Syrian President Assad says his country can accept the return of Syrian PKK members, in support of Turkey’s democratization initiative. He also warns that a possible US or Israeli attack on Iran would destabilize the Mideast

On the other hand, Assad stressed that they do not welcome the idea of holding direct talks with Israel without Turkey’s intermediation. He said they want indirect talks conducted through Turkey’s intermediation to reach concrete results before moving on to the direct talks. He also underlined that while they are against any Middle Eastern country’s efforts to acquire nuclear weapons, they also do not want Iran to face a military intervention by the US or Israel as a result of this issue.

The Syrian president also responded to the following questions posed by Turkish journalists:

Since the war in Iraq, there have been a number of developments that closely concern Syria and Turkey. After these numerous developments, do you think the region is now safer than before for Syria?

There are both positive and negative aspects to the developments that occurred after the occupation of Iraq. On the negative side, in terms of the consequences of the war, the security situation in Iraq, as we all know, is very bad. Confusion and chaos create a suitable environment for terrorism everywhere. And terrorism will use this environment in order to strike other countries. In this respect, the postwar region is no more stable than before. But, as you know, there are always “buts,” and there were things that we have learned from this process. In the first place, we must note that we have learned that the attitudes and views of Turkey and Syria were right and correct. As you know, before the war in Iraq, the leaders of some countries had come to us and lectured us. But, it came out that they were wrong and we were right. By the way, we have learned another thing: The solution offered from outside the region does not always solve the issue. We have insistently asserted that this occupation will not be a solution, but will have destructive effects. That is, we need to make this distinction: We need to stress that there is a difference between having good relations and surrendering.

As you know, Iraq claims that Syria is responsible for the recent bombings in Baghdad. What do you say in response to these accusations? What do you think of Turkey’s intermediation efforts between the two countries? Can you say that the problem with Iraq is close to being settled?

Turkey’s intermediation efforts arrived really quickly. Timing was an important factor. Moreover, Turkey’s approach was really objective and realistic. As a matter of fact, Turkey’s general approach is, “If some problems arise among my neighbors, this will affect me in some way or another.” Before Turkish Foreign Minister Ahmet Davutoğlu came to Damascus, Prime Minister Recep Tayyip Erdoğan called me, and I immediately responded positively to his offer of intermediation and supported Turkey’s efforts. In several days [on Wednesday], we will hold a meeting in Turkey to discuss this problem.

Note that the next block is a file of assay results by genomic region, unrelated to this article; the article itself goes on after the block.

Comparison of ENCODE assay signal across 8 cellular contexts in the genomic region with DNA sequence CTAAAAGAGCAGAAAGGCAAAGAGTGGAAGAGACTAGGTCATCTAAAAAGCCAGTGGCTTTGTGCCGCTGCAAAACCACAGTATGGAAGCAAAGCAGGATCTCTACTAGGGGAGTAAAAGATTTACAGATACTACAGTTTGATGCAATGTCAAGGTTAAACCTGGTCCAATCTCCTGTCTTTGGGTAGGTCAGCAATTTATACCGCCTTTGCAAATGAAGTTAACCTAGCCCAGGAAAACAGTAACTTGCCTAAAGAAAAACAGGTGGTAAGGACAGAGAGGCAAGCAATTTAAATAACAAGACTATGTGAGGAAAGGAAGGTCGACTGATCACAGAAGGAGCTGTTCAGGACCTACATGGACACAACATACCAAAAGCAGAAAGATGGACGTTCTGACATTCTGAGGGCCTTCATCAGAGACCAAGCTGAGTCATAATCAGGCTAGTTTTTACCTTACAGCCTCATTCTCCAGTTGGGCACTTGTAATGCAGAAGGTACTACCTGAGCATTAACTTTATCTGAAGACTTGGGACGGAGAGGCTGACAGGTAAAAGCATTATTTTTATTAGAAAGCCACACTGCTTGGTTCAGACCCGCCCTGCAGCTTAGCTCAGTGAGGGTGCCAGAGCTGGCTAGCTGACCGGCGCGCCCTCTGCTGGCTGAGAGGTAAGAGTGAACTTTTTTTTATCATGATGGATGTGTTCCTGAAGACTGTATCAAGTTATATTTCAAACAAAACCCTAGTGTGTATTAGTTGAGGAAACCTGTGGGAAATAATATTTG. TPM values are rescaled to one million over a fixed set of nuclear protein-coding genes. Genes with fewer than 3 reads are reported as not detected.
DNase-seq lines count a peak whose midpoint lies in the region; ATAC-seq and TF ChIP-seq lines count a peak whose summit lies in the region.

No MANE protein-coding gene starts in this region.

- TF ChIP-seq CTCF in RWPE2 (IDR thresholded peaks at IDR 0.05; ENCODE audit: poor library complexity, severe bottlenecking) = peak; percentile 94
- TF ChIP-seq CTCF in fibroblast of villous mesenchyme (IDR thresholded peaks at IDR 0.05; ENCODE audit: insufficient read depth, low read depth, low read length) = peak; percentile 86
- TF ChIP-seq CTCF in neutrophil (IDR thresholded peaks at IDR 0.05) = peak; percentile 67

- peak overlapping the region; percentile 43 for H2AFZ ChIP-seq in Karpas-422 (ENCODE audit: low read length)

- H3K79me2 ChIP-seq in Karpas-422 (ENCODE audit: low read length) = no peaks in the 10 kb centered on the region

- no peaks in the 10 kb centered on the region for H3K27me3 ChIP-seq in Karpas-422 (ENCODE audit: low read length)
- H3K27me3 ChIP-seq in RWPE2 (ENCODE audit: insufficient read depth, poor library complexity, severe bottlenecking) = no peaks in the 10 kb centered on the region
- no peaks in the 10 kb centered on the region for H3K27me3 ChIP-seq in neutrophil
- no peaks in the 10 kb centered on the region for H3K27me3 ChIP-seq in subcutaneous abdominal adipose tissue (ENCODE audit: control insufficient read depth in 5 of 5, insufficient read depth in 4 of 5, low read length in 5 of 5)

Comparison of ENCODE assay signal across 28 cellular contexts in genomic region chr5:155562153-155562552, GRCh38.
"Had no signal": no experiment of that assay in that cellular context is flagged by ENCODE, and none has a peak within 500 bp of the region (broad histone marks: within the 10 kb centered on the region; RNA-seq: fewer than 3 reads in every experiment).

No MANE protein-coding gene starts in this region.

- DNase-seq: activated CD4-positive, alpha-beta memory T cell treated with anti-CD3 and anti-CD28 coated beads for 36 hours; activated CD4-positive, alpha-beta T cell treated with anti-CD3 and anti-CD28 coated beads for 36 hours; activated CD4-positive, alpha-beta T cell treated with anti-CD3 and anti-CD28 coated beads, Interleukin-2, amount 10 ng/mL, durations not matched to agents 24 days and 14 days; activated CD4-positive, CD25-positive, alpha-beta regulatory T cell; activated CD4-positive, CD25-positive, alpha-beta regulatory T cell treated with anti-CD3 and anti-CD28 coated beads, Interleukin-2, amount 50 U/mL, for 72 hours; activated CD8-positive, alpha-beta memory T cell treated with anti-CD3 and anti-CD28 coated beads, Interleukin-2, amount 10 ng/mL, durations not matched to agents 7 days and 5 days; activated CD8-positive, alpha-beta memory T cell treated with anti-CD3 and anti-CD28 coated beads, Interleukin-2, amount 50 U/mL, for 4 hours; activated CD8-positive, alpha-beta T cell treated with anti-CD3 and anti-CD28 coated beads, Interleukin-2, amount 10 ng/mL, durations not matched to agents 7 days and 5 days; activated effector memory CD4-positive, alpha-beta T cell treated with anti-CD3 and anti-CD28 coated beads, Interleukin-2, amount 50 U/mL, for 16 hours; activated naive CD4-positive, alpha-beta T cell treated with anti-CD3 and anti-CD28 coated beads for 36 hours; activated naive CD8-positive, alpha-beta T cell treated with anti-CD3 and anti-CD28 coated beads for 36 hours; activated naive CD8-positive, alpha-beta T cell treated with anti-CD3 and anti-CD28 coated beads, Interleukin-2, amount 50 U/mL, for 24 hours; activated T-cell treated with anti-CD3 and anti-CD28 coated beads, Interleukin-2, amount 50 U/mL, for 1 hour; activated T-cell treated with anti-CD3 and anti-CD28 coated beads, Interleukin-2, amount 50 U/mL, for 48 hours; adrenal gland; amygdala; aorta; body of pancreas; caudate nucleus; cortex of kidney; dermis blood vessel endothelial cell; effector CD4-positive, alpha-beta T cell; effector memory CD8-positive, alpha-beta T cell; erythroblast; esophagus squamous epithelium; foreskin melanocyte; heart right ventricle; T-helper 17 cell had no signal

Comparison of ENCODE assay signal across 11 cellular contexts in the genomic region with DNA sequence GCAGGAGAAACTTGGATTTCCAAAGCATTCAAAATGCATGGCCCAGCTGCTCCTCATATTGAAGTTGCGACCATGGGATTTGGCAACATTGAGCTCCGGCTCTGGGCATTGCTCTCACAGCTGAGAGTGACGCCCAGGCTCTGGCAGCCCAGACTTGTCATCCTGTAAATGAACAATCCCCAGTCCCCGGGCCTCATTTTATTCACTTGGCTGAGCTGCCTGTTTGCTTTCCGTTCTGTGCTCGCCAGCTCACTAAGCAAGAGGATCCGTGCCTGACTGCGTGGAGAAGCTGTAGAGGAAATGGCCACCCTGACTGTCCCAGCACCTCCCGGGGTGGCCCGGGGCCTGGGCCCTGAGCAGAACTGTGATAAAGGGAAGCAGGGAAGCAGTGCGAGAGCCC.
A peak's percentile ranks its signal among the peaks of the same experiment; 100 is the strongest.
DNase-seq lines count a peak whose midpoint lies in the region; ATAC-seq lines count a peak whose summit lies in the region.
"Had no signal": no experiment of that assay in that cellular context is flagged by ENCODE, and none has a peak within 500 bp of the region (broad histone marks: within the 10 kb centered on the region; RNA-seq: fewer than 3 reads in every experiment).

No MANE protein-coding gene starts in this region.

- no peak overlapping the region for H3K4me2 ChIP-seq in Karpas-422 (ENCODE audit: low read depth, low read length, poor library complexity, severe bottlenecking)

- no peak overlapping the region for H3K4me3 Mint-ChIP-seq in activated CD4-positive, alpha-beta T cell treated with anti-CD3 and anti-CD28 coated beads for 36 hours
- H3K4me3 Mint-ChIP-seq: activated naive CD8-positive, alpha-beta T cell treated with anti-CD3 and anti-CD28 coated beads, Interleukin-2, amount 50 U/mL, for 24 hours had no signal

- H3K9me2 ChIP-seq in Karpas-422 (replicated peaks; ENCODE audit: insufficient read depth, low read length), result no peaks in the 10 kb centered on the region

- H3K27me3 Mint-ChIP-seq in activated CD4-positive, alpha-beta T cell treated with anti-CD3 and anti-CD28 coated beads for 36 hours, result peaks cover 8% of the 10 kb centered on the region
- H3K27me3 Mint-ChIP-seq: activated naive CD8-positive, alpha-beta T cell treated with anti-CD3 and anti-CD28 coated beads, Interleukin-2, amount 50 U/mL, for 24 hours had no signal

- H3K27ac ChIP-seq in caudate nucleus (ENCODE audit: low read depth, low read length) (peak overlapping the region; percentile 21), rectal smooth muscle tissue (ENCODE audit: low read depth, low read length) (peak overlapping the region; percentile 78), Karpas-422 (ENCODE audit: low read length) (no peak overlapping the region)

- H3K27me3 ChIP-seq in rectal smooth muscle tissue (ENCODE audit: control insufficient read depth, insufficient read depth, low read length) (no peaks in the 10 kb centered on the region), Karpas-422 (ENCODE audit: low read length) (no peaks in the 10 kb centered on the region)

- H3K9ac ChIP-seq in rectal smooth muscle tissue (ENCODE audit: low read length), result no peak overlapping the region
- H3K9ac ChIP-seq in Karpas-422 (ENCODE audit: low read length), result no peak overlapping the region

But Syria was held responsible for the explosion in Baghdad. And Iraq accused your country. What really happened there?

We were really shocked to hear those accusations because we had signed a strategic cooperation agreement with [Iraqi Prime Minister Nouri] al-Maliki only two days before. Moreover, about 1.5 million Iraqi refugees are living in Syria. Despite this, we are accused of killing Iraqi people. Some claim that Baathist insurgents are backed by Syria. Such a thing is illogical. The problem is inside [Iraq]. There is an atmosphere of conflicts and clashes in Iraq, but Iraqis tend to put the blame on external forces, and they accuse us. Since 2004, they have applied to us many times, demanding that we extradite people from the Iraqi opposition to them. But they do not offer us any proof of the crimes these people are accused of. We tell them that we will give those people to them if they submit evidence to us, but until now, they have failed to provide any such evidence.

Turkey will soon hold a joint cabinet meeting with the Iraqi government, and it has been declared that it may hold a similar meeting with Syria. What is the Syrian side’s approach to such cooperation? Do you welcome this proposal?

During my visit to Turkey, we will clarify this matter. There is already a similar mechanism in place between Syria and Iraq. It is our opinion that any good relations between two neighboring countries will prove beneficial to all neighbors. For instance, if Turkey had not had good relations with Iraq, how would it have been possible for it to initiate intermediation efforts between Iraq and us? For this reason, if bilateral relations are improved to the highest extent possible, this will be beneficial to all countries in the region.
‘The Armenian initiative closely concerns us’

Turkey has recently launched an initiative to open the common border between Turkey and Armenia. Simultaneously, it has launched a Kurdish initiative. The Armenian initiative may not be of much interest to you, but how do you think the Kurdish initiative will affect Syria? How do you see these initiatives from the Syrian perspective?

You may be surprised to hear this, but the Armenian initiative closely concerns us. And, this is not only because it is a problem that is of interest to the Armenian minority living in Syria. We believe that if the relations between Turkey and Armenia ease, this will lower tension in the region. For this reason, we need more initiatives and settlements. For instance, international trade does not occur just between two countries. Many nearby countries are involved in the process.